FAA Drone Pilot CertificateFAA Introduces the Final Rule on Operation of Small Unmanned Aircraft Systems Over People, Over Moving Vehicles, and at Night

June 18, 2021by helo-10
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May 3, 2021

After delaying its effective date from March 16, 2021 to April 21, 2021, the FAA has finally put the Operation of Small Unmanned Aircraft Systems Over People final rule into effect.

According to the FAA, as “the next incremental step towards further integration of unmanned aircraft in the National Airspace System”, this new rule targets regulations to permit routine operations of small, unmanned aircraft over people and at night under certain conditions. The idea is to meet the increased demand for flexibility in small UAS operations and allow for UAV industry growth.

“Today’s rules are an important first step in safely and securely managing the growing use of drones in our airspace, though more work remains on the journey to full integration of Unmanned Aircraft Systems (UAS),” said U.S. Secretary of Transportation Pete Buttigieg. “The Department looks forward to working with stakeholders to ensure that our UAS policies keep pace with innovation, ensure the safety and security of our communities, and foster the economic competitiveness of our country.”

Operations Over People

Applied to pilots who fly under Part 107 of the Federal Aviation Regulations, the new Operations Over People rule introduces four new operation categories, changes the recurrent training framework, and expands the list of persons who may request the presentation of a remote pilot certificate, with other minor changes.

In Category 1, the FAA states a UAV needs to weigh 0.55 pounds or less, including payloads at the time of takeoff and throughout each operation, and can’t contain exposed rotating parts. On the other hand, Categories 2 and 3 focus on UAVs that weigh more than 0.55 pounds but do not have an airworthiness certificate under part 21. Finally, Category 4 allows small UAVs under part 21 to operate over people, so long as the operating limitations specified in the approved Flight Manual or as otherwise specified by the Administrator, do not prohibit operations over people.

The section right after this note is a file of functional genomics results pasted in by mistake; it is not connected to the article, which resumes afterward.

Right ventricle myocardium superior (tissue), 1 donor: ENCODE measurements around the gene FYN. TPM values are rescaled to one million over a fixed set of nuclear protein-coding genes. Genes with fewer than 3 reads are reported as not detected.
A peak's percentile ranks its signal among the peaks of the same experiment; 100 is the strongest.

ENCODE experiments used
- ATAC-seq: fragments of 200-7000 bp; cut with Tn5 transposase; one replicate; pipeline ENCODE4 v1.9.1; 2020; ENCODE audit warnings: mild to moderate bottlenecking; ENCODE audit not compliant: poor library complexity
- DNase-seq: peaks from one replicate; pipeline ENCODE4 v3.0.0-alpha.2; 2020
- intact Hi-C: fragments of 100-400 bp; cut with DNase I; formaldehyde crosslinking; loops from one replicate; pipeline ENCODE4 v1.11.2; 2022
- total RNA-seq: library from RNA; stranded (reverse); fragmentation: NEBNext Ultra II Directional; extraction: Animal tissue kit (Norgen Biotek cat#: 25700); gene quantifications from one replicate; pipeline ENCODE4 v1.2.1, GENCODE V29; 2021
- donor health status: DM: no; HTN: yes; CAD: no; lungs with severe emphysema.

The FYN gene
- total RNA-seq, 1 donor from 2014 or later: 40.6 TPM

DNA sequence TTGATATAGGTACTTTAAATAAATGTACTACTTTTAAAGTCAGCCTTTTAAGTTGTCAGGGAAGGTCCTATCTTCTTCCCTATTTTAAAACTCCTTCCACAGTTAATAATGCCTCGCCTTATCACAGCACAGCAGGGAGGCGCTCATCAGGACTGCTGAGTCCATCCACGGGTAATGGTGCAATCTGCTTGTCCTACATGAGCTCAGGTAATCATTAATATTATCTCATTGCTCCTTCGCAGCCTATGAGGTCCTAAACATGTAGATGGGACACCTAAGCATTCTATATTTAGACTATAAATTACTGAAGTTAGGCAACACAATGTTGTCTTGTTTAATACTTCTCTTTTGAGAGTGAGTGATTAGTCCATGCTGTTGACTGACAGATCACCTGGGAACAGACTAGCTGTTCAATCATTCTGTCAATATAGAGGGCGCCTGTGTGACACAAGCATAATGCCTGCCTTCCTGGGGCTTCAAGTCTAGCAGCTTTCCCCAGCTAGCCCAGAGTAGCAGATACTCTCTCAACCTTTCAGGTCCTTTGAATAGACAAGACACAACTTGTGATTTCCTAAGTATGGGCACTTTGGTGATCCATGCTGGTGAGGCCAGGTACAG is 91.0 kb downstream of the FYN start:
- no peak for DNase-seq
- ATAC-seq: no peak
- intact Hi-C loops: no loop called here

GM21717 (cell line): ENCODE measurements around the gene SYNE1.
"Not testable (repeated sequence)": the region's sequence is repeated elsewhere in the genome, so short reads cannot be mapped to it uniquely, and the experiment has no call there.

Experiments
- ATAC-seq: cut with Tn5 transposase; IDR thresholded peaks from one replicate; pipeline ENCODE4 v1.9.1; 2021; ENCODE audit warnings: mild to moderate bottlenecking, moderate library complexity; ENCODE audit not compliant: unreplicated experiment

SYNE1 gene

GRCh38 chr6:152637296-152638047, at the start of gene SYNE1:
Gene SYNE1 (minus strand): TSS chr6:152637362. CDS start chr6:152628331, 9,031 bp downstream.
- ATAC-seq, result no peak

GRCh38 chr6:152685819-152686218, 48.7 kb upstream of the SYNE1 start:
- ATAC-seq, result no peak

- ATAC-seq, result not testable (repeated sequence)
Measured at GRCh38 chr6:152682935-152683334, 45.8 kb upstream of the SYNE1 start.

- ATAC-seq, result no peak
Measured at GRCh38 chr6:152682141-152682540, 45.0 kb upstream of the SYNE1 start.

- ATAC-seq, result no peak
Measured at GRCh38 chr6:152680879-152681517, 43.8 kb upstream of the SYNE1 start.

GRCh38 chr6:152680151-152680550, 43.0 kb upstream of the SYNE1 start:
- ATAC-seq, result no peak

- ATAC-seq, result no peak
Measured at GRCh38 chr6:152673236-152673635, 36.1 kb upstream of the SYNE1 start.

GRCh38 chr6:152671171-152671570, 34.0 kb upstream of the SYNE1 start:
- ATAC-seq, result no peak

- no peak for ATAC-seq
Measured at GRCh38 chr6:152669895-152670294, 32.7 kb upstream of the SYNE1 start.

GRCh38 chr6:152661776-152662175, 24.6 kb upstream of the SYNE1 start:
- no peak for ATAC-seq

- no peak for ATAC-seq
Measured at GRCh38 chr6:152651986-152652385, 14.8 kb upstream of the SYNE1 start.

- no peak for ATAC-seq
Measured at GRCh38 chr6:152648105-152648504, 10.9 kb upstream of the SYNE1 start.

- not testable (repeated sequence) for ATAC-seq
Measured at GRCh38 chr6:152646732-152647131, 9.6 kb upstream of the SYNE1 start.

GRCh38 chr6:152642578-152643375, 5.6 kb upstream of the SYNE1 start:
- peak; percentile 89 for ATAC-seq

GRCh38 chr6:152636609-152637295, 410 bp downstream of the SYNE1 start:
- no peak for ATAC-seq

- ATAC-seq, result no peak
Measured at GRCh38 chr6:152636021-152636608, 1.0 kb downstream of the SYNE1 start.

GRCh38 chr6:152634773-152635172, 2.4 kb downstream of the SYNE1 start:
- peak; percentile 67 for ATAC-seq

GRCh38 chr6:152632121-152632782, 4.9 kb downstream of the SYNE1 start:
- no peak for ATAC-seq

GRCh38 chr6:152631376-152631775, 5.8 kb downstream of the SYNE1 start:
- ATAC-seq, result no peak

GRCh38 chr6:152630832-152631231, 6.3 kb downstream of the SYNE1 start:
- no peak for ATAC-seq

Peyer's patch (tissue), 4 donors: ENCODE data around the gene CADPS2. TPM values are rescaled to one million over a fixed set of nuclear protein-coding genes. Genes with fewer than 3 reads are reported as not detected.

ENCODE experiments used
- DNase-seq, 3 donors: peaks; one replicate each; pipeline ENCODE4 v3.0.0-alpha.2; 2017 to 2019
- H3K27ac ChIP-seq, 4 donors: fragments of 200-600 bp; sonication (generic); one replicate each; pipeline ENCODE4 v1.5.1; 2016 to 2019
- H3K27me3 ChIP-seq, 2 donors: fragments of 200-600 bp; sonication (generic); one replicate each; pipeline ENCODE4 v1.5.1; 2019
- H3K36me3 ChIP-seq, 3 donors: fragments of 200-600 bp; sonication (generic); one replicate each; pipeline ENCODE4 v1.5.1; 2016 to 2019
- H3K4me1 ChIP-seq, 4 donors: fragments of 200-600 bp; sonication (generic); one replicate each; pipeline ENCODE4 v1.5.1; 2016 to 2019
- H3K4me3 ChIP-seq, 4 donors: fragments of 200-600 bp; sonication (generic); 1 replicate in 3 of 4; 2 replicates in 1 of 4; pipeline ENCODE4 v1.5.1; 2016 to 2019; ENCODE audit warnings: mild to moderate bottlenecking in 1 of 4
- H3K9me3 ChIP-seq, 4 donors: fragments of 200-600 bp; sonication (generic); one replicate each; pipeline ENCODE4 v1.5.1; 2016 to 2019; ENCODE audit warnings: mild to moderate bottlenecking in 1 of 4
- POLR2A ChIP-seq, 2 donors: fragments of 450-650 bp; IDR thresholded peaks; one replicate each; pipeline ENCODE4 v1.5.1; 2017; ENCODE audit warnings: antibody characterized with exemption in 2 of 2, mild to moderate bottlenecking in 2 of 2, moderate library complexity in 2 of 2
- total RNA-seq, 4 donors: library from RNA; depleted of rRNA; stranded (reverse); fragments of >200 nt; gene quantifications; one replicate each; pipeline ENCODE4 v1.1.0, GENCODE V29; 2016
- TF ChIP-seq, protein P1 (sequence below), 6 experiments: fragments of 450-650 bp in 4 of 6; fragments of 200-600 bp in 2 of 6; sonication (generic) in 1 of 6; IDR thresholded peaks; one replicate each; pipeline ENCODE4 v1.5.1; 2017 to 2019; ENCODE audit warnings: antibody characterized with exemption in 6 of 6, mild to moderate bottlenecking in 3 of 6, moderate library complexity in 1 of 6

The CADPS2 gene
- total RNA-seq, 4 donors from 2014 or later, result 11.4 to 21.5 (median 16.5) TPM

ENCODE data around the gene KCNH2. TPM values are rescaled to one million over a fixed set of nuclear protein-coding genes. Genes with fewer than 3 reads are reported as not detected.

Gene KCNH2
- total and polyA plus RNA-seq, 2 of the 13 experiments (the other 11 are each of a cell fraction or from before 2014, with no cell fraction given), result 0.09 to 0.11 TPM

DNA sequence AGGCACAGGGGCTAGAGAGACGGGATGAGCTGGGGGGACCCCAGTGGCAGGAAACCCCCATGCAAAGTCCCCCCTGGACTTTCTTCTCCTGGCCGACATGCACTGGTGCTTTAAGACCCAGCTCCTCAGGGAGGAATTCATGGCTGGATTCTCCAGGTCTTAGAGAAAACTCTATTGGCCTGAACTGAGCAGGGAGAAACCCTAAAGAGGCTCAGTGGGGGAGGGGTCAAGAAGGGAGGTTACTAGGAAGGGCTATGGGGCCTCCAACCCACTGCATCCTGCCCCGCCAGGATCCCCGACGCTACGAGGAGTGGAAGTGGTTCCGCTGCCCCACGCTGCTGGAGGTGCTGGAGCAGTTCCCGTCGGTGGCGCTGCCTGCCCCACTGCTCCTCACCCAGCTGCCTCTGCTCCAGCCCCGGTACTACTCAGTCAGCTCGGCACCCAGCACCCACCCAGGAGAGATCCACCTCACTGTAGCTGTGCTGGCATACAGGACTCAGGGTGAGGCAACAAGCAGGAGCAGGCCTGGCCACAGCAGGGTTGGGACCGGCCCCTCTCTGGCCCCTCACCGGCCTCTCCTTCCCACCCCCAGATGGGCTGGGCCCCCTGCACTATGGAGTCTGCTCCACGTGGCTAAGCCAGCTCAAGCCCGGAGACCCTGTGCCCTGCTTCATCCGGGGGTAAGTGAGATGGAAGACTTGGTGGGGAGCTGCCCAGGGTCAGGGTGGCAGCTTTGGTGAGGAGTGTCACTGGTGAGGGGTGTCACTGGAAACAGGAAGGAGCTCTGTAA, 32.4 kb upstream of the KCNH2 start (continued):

Categories 1, 2, and 4 allow Remote ID-compliant operations to operate small UAV in sustained flight over open-air assemblies. However, Category 3 operations can only take place if the operation is within or over a closed- or restricted-access site, and all people on site are aware a UAV may fly over them or maintain sustained flight over any person directly participating in the operation or located under a covered structure or inside a stationary vehicle that can provide reasonable protection from a falling UAV.

Operations Over Moving Vehicles

To carry out operations over moving vehicles, the small UAV needs to meet the requirements of Categories 1, 2, or 3. Similar to Category 3 rules, the UAV can only fly within or over a closed- or restricted-access site and everyone involved needs to know that it may fly over them, but it cannot maintain sustained flight over moving vehicles. Regarding night operations, these are allowed if the remote pilot in command has completed an updated initial knowledge test or online recurrent training, and the UAV must have lighted anti-collision lighting visible for at least three statute miles that has a flash rate sufficient to avoid a collision.

Operations at Night and Additonal Changes

The new updated remote pilot knowledge test introduces an operation at night knowledge area to the initial Remote Pilot knowledge test. Additionally, the final rule replaces the requirement to complete an in-person recurrent test every 24 calendar months with a free online recurrent training, which will include night subject areas.

“Drones can provide virtually limitless benefits, and these new rules will ensure these important operations can grow safely and securely,” said FAA Administrator Steve Dickson. “The FAA will continue to work closely with other Department of Transportation offices and stakeholders from across the drone community to take meaningful steps to integrate emerging technologies that safely support increased opportunities for more complex drone use.”

For more information about this new rule, visit FAA’s official webpage.



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